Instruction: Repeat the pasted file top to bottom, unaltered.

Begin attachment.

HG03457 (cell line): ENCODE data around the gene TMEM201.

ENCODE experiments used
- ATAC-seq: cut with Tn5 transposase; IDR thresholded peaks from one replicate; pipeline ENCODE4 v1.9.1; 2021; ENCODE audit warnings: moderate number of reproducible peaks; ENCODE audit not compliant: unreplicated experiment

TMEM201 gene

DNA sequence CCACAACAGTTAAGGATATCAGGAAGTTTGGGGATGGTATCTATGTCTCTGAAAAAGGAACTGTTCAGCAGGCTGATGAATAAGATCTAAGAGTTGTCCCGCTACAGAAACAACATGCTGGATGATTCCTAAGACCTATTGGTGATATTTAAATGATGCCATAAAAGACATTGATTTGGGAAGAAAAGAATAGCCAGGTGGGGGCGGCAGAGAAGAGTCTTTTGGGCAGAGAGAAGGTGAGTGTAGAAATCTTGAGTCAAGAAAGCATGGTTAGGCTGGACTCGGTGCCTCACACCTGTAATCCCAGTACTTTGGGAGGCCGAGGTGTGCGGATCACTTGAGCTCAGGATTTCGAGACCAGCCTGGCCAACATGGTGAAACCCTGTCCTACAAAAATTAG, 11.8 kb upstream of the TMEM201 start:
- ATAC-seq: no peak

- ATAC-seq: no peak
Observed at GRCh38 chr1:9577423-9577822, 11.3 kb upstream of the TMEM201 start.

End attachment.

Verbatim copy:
HG03457 (cell line): ENCODE data around the gene TMEM201.

ENCODE experiments used
- ATAC-seq: cut with Tn5 transposase; IDR thresholded peaks from one replicate; pipeline ENCODE4 v1.9.1; 2021; ENCODE audit warnings: moderate number of reproducible peaks; ENCODE audit not compliant: unreplicated experiment

TMEM201 gene

DNA sequence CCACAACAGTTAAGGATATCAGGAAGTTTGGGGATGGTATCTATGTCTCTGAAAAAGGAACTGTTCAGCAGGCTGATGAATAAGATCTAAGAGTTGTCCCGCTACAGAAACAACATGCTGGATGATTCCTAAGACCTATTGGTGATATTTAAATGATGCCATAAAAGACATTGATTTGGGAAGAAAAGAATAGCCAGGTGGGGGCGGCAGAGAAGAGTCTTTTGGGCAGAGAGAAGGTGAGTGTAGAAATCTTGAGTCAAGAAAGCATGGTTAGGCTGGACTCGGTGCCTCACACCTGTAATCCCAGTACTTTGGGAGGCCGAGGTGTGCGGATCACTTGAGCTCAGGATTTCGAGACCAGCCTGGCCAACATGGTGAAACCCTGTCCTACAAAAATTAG, 11.8 kb upstream of the TMEM201 start:
- ATAC-seq: no peak

- ATAC-seq: no peak
Observed at GRCh38 chr1:9577423-9577822, 11.3 kb upstream of the TMEM201 start.